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4 Common Myths about Breast Cancer

Oct 3, 2022

4 Common Myths about Breast Cancer

The start of October means it’s officially Breast Cancer Awareness Month, a global effort to encourage people around the world to learn about the disease and prioritize their breast health. In honor of Breast Cancer Awareness Month, Midwest Express Clinic wants to officially bust these most common myths about breast cancer.

Myth 1: Finding a lump in your breast means you have breast cancer

One of the prominent signs of breast cancer is a noticeable lump in the breast region. However, only a small percentage of breast lumps turn out to be cancer-related. Early detection is key to treating breast cancer, so if you notice a persistent lump or any new changes in your breast area, do not wait to get diagnosed by a physician.

Myth 2: Breast cancer only affects women

While it is commonly assumed that breast cancer affects females exclusively, it’s estimated that 2,190 men will be diagnosed with breast cancer each year. Although this number seems small relative to the 287,850 female cases of breast cancer diagnosed annually, men are encouraged to report any changes in their breast area to a physician.

Myth 3: Mammograms can cause breast cancer to spread

Mammograms are the most accurate method utilized by physicians to screen for breast cancer. However, some patients may worry that the radiation exposure from a mammogram could cause existing cancer to spread. Mammograms use very small doses of radiation, which means the risk of any harm from a mammogram procedure is considerably low.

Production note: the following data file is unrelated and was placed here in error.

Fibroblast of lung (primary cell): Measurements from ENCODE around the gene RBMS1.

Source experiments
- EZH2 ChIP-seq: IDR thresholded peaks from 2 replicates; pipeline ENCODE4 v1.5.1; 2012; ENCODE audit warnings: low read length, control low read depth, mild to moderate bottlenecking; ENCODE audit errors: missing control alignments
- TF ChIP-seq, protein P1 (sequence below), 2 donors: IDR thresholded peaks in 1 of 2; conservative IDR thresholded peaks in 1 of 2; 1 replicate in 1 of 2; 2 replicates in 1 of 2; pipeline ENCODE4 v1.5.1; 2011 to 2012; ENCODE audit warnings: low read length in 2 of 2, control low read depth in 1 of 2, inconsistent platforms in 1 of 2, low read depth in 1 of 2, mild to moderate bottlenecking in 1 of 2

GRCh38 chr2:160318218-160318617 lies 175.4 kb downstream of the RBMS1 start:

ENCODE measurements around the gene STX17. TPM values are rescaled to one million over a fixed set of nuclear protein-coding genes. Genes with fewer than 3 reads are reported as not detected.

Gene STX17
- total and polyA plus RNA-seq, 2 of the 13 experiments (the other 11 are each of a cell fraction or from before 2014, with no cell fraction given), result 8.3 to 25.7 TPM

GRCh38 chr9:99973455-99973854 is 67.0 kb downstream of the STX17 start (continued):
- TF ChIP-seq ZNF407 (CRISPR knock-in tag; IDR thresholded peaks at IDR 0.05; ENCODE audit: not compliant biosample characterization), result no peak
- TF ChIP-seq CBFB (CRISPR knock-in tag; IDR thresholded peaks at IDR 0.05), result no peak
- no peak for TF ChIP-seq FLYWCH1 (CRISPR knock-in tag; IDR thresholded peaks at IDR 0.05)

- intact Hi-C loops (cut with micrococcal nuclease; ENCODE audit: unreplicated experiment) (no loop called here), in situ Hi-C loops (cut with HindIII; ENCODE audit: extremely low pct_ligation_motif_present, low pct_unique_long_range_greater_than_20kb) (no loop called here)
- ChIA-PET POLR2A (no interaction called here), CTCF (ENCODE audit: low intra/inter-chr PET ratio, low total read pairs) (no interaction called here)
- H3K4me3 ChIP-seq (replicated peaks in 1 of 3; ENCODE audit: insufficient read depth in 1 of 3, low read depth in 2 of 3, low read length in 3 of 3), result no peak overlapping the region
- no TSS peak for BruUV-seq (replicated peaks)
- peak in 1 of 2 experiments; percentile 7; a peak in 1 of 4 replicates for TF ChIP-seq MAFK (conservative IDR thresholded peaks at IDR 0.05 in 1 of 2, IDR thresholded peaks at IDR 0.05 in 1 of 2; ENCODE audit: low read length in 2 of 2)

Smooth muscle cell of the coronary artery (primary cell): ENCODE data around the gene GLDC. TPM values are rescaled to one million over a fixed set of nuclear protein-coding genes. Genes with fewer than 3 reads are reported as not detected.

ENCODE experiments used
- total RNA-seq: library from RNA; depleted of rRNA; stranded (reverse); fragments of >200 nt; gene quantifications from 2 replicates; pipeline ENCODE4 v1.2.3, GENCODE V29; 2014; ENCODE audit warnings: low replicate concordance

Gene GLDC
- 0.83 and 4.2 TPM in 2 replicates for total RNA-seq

Women over age 40 are recommended to get a mammogram annually, while some women who are at higher risk may be recommended a mammographic screening more than once a year if deemed necessary by a physician.

Myth 4: You will develop breast cancer if other family members have had it

It is not unreasonable for women who have had breast cancer in their family medical history to be cautious regarding their risk for developing the disease. But in most cases of breast cancer, the patient has no prior family history of the cancer. In fact, approximately 10% of individuals who are diagnosed with breast cancer have a family member who has been affected by it in the past.

The National Breast Cancer Foundation issues the following recommendations for those who have a family history of breast cancer.

  • If you have a first-degree relative (mother, daughter or sister) who has been diagnosed with breast cancer below the age of 50, it’s recommended to get screened for breast cancer starting 10 years before the age of your first-degree relative’s diagnosis. (Example: Your mother was diagnosed at 47 years old, thus you should get screened starting at 37 years old.)
  • If you have a second-degree relative (aunt or grandmother) who has been diagnosed with breast cancer, your risk is slightly higher but not in the same risk group as those with first-degree relatives who have had the disease.
  • If you have multiple relatives on the same side of the family who have been diagnosed with breast cancer or several family members who have been diagnosed under the age of 50, then the likelihood increases of there being a breast cancer gene that’s contributing to the cause of breast cancer developing in your family.

Doctors recommend those with a family history of breast cancer get tested for breast cancer gene mutations such as BRCA1 or BRCA2.

For more information on Breast Cancer Awareness Month and how you can help support the cause, visit


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